UN Climate Change Conference Shows Progress
in Implementing the Paris Climate Agreement
Marking the next step on the way to international implementation of measures to limit global warming and other climate impacts of increased greenhouse gas emissions, the 23rd Conference of the Parties (COP-23) for the United Nations Framework Convention on Climate Change was held in Bonn in November 2017.
This was the first time that all 197 parties to the Convention had met together and that a small-island state (Fiji) had presided over the conference. And, significantly, it was the first time that the U.S. government did not host a pavilion at the annual conference (the only developed country not to do so). In fact, the U.S. government was viewed more as an impediment than a facilitator, and it was up to an unofficial delegation of state governors, businesses, and environmental organizations to show the remarkable progress that is being made in the U.S. at the state and local level on climate issues.
For most of the nations present, the Fiji spirit of togetherness prevailed with an agreement to promote a “Talanoa” dialogue, reflecting the Fiji culture of inclusive, participatory, and transparent dialogue. The purpose of Talanoa is to share stories, build empathy, and make wise decisions, characteristics that would be good for the Trump administration to recognize. A “Bula [Welcome] Center” was established for the official delegates, and a separate dedicated “Bonn Center” was provided for the civil society representatives. With the Fijian cultural impetus, the conference provided the first formal dialogue between civil society organizations and national governments. Reflecting this dialogue, a new wave of climate action was announced from not only countries, but also cities, states, regions, business, and civil society.
From the official statements made at the conference, it is clear that most nations have now committed to policies and actions leading to a climate goal of “well below 2 degrees C by 2100.” The Trump Administration’s announcement that the US would withdraw from the Paris Agreement “unless a better deal could be reached” has not slowed implementation of the Agreement. No other nations have expressed interest in renegotiating any part of the Paris Agreement and the US stands alone today as the only country not to have signed. In fact, the rapid pace of ratification of the Agreement, which was put in place by November 2016, has allowed the inclusion of some early actions before 2020. Given that the overall targets will be difficult to meet, all countries have been glad to see this increased pace of implementation. The world is moving on.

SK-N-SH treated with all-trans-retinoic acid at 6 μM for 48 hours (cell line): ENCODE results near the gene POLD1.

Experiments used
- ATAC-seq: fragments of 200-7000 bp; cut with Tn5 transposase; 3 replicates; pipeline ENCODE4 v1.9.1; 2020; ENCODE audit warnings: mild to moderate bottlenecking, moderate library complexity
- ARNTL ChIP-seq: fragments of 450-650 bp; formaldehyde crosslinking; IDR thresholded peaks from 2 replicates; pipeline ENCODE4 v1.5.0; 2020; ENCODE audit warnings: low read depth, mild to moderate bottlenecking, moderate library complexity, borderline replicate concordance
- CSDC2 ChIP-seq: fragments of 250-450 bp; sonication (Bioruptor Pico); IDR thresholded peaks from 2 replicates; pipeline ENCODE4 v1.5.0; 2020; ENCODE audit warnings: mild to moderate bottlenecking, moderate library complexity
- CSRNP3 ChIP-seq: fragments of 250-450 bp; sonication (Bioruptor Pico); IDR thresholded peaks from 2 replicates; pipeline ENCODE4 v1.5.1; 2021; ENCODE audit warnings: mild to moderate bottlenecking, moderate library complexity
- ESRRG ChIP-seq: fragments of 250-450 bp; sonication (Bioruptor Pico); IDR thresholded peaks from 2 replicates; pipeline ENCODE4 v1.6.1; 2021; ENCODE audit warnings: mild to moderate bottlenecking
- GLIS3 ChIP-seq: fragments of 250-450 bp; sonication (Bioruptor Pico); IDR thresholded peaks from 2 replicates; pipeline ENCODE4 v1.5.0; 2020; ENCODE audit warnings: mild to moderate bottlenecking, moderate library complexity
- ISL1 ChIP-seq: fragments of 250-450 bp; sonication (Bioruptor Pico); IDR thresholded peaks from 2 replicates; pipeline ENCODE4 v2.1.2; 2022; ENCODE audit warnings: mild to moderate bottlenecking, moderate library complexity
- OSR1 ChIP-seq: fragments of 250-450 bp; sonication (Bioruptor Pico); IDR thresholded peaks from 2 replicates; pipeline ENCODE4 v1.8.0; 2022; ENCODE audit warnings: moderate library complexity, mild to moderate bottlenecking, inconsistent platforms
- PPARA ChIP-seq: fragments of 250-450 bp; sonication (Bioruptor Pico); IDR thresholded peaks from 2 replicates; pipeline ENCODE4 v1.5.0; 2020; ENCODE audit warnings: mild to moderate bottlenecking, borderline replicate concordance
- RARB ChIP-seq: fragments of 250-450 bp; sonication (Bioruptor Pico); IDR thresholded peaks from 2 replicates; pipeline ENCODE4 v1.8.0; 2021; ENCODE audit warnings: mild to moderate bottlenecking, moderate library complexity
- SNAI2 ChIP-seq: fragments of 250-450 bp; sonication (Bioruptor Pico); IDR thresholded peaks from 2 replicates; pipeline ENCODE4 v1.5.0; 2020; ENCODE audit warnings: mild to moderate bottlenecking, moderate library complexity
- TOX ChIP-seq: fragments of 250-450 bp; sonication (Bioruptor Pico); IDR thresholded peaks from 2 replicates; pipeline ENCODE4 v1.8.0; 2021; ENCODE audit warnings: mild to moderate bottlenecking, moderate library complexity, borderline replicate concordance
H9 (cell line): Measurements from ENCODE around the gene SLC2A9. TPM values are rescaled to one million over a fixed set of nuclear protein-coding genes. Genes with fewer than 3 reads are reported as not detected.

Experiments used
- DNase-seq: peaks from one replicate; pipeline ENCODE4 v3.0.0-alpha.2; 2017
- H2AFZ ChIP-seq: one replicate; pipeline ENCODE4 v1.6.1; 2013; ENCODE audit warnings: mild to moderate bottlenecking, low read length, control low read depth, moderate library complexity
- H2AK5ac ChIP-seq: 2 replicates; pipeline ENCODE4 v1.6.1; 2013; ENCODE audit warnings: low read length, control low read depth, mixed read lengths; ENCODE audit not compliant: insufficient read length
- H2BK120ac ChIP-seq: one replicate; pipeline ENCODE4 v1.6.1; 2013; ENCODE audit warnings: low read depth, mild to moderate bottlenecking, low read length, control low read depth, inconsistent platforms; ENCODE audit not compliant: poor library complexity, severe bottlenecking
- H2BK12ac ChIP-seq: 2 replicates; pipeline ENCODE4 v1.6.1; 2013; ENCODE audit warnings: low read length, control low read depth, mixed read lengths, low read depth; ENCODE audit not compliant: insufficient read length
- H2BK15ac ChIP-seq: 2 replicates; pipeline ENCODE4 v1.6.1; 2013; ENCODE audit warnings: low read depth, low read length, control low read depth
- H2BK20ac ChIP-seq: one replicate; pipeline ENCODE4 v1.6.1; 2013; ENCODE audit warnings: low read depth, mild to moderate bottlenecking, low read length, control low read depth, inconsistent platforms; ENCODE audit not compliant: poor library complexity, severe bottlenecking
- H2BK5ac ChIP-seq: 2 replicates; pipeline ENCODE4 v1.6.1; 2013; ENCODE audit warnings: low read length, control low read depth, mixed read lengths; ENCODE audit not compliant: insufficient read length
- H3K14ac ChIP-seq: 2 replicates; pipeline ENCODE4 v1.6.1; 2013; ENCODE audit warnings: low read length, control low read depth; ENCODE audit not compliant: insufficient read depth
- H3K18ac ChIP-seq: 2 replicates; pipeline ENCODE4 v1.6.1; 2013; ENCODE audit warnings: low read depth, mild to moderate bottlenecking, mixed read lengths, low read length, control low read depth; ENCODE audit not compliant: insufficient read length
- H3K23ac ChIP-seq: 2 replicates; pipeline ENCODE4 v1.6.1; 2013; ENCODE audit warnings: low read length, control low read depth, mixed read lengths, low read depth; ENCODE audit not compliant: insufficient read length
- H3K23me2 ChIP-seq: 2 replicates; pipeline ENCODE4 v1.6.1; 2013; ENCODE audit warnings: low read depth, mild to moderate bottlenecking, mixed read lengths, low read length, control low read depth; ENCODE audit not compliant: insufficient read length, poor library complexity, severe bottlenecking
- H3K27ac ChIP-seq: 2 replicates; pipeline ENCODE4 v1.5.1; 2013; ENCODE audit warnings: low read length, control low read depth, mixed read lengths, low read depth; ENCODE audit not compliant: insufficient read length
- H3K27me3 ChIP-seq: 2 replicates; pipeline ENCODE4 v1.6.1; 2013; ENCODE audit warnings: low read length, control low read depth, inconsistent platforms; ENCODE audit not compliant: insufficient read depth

Emphasizing this point, and in another first, an unofficial US delegation represented state governments, businesses, and non-governmental actors at the meeting. A “U.S. Climate Action Center” pavilion provided a venue for the promotion of climate-friendly policies and clean energy by these subnational groups. The Center was an initiative of We Are Still In (https://www.wearestillin.com/us-action-climate-change-irreversible). The We Are Still In alliance consists of hundreds of companies pledging sustainability and climate action, working to decouple economic growth from emissions. The Center provided a focus for a positive message of change emphasizing state, city and business actions. During the conference, more than 100 U.S. leaders held 44 events in support of the Paris Agreement. The program and speakers can be found at the web site above.
Center events included a presentation, by UN Special Envoy for Cities and Climate Change Michael Bloomberg and California Governor Jerry Brown, of a new America’s Pledge (https://www.americaspledgeonclimate.com/) showing how states, cities, and business climate-related actions are keeping the U.S. on track to meet its Paris carbon reduction goals. More than 2,500 U.S. cities, counties, and businesses have signed the pledge. Four governors attended (Brown of California, McAuliffe of Virginia, Brown of Oregon, and Inslee of Washington), and six other governor’s offices were represented. All of the states represented are members of the U.S. Climate Alliance, a coalition of 14 states and Puerto Rico. The Alliance governments are now working closely with Canada and Mexico on a climate dialogue.
Coal and other fossil fuels were on the agenda in both venues, with the official U.S. delegation hosting a panel on the clean and efficient use of fossil fuels and nuclear power, noting that “it is undeniable that fossil fuels will be used for the foreseeable future, and it is in everyone’s interest that they be efficient and clean”( https://www.voanews.com/a/climate-talks-bonn-us-delegation/4107686.html). The unofficial U.S. group focused on moving beyond coal to clean energy, and decarbonizing the US power grid, challenging the economic case for the coal industry, and noting that “phasing out U.S. coal in line with the Paris Agreement would be good for consumers, investors, and the wider economy.”
D. James Baker was the longest serving Administrator of the National Oceanic and Atmospheric Administration (1993-2001) and worked closely there with EPA on ocean and coastal protection. He is currently a consultant for the United Nations Food and Agriculture Organization for the Global Forest Observations Initiative, helping developing countries reduce emissions and become more climate-resilient. Most recently, he was the Senior Strategic Advisor and Director of the Global Forest and Land-Use Program at the Clinton Foundation. He also served as the President and CEO of the Academy of Natural Sciences in Philadelphia and was a scientific advisor to former Vice President Al Gore on the Oscar-winning film An Inconvenient Truth and is the author of the book Planet Earth: The View from Space, published by Harvard University Press.